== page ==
They also met Dr. David Stephen Hogg, professor of Christian Theology and Church History at SEBTS. He is leaving this June to assume an admin position at Samford University in Alabama. I talked with him privately when asking him for a recommendation to the Master of Theology (ThM) program, and he said that he was excited to be working under Timothy George. I am excited for him. Dr. George is an honorable man of God who loves the Lord, and having Dr. Hogg on his staff is another marvelous blessing in and of itself. I told Dr. Hogg that SEBTS was losing an amazing man of God. I have a right to say that, since I took Dr. Hogg for Church Histories I and II, as well as Christian Theologies II and III (a total of four semesters under his instruction). I recommended him here to students as much as possible, and not one student I recommended him to ever came back and told me, “I didn’t like his classes.” I guess that’s pretty telling of how gifted Dr. Hogg really is. I pray much for him and his transition to a new place. May the Lord watch over him, his wife, and his children, as they begin a new chapter in their lives.
There is someone else that my grandparents got to meet, one who is extremely dear to me, one I cannot finish this post without mentioning: my dear adopted brother, Billy Birch, author of “The Arminian,” as well as a new graduate of The College at Southeastern. For those who know Billy Birch (and those who don’t), he is planning to attend Southeastern Seminary to pursue a Master of Divinity degree this coming Fall 2011. I am praying that he and I get to take classes together. Maybe we can take some classes with Dr. Keathley and totally “overwhelm” him with the presence of two heretics in the room (just kidding!). Billy also got to meet my father, James A. Richardson, whom I’m so thankful got a chance to attend his second-eldest daughter’s seminary graduation (my twin sister is the eldest of his five daughters). Dr. Keathley got to meet him as well, and it was such an honor to get to introduce my dad to all the professors in my life who have impacted me in so many wonderful ways. My dad may never know it, but his “high school sweetheart,” my mother, Teressa A. Richardson, winked at me from above as my dad walked on the campus. I think dad coming was the Lord’s way of making my mother smile as she looked down and saw him there. Mom always wanted me to grow my relationship with my dad, and I think we’re getting there. We’ve had a rather rocky road, particularly after her death...but we’re growing closer. I love my dad and want him to be a part of my life, but I’m still struggling as to how to include him in the everyday things. I trust that the Lord is gonna help me to learn how to bring my father back into my life in a more tangible way. Pray for me in this, will you???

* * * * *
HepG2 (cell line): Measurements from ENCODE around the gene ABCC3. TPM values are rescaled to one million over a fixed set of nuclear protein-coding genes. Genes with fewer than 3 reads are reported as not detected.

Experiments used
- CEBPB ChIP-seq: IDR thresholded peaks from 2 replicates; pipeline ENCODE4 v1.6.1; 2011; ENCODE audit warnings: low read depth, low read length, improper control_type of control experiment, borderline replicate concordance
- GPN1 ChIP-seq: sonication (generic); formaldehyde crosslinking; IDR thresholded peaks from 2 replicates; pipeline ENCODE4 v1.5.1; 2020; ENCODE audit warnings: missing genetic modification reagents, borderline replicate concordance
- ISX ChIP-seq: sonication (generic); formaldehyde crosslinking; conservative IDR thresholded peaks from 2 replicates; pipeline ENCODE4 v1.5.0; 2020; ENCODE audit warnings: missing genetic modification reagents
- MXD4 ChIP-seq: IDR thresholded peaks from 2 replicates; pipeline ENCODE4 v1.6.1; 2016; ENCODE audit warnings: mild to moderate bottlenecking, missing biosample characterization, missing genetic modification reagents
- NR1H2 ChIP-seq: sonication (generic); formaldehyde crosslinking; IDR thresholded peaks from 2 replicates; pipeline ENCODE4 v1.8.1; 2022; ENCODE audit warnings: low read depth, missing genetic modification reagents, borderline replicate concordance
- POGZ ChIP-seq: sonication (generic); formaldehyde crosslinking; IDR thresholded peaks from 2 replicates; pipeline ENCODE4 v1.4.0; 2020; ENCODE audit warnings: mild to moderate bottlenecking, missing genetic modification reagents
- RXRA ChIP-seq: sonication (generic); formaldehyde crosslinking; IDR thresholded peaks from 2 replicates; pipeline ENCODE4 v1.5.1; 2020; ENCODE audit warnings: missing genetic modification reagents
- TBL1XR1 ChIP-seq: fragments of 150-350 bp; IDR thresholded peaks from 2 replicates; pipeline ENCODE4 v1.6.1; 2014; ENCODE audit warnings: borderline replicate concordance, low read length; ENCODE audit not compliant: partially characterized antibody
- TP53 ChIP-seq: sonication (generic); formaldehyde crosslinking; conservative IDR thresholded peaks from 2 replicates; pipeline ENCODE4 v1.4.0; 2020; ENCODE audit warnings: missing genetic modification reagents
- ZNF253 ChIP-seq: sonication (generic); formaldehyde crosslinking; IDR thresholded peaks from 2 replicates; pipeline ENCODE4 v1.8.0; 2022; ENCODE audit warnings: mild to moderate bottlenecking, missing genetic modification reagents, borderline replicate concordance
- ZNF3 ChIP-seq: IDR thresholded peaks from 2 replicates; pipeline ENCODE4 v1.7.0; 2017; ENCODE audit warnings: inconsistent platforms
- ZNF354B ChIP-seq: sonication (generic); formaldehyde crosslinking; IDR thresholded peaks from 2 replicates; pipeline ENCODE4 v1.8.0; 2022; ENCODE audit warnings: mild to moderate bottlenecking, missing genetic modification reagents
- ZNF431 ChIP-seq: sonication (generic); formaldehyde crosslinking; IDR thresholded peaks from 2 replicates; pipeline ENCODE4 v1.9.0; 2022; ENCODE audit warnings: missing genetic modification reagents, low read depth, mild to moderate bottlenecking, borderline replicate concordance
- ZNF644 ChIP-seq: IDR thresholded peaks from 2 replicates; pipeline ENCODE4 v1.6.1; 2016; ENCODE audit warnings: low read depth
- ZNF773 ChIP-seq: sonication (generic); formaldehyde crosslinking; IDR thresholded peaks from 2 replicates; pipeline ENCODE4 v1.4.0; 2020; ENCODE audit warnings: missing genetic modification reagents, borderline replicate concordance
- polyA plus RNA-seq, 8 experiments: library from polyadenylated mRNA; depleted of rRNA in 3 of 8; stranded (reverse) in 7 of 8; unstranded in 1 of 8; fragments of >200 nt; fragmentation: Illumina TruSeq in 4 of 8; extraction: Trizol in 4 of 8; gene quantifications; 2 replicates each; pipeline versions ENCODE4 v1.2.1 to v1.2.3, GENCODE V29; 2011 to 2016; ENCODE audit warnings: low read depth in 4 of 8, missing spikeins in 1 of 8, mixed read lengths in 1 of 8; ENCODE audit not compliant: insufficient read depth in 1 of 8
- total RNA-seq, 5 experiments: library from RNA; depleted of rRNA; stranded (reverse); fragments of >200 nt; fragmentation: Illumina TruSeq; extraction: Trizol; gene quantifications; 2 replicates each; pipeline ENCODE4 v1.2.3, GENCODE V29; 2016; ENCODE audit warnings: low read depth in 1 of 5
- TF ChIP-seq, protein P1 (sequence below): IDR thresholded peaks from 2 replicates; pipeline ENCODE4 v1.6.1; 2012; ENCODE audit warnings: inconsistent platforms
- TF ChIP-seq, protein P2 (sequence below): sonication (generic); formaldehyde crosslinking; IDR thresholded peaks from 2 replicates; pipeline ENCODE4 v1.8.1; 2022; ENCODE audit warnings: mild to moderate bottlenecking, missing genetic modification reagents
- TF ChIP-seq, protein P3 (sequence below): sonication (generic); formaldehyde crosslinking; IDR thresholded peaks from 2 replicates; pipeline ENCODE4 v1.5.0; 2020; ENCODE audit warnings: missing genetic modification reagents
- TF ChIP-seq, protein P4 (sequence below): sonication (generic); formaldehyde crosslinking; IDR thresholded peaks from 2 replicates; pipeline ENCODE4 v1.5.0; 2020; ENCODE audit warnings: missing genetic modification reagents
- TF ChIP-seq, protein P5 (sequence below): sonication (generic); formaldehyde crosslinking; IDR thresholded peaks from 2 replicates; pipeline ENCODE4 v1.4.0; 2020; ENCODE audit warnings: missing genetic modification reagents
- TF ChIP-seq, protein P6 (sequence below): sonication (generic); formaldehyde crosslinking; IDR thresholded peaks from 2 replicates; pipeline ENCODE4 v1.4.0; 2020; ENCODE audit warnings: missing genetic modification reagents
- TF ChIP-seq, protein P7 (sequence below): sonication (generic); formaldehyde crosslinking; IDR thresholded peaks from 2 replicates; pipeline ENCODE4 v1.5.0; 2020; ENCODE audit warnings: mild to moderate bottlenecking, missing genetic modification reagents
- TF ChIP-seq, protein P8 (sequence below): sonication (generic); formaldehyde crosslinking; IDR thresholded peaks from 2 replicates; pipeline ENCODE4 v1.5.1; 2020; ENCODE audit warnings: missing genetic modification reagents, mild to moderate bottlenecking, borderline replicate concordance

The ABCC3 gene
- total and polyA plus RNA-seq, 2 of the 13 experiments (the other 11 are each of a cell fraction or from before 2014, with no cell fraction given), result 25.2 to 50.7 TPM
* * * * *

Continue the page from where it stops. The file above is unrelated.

All in all, graduation day was a wonderful success. Although I missed mom dearly, I know that she is extremely proud of my commitment to the Lord’s work and His service. Her parents have been such “angels” in my life, without which, I could not be the woman of God I am today. Mom’s memory will live on; I carry her with me, wherever I go, in whatever I do. And I rejoice that some day, I will see her again. I’ve learned in the last two years that I do not sorrow “as those who have no hope.” I do not cry tears of sadness because I’ll never see her again. Rather, I cry tears of sadness because I miss her now, but I know that the end will more than make up for the time she and I lost here. And I rejoice in the thought of a Savior, a Lord, who has said, “Behold, I am making all things new.” And some day when I stand in glory, the Lord will wipe away every tear from my eyes and I will cry no more. And everything will finally make perfect sense.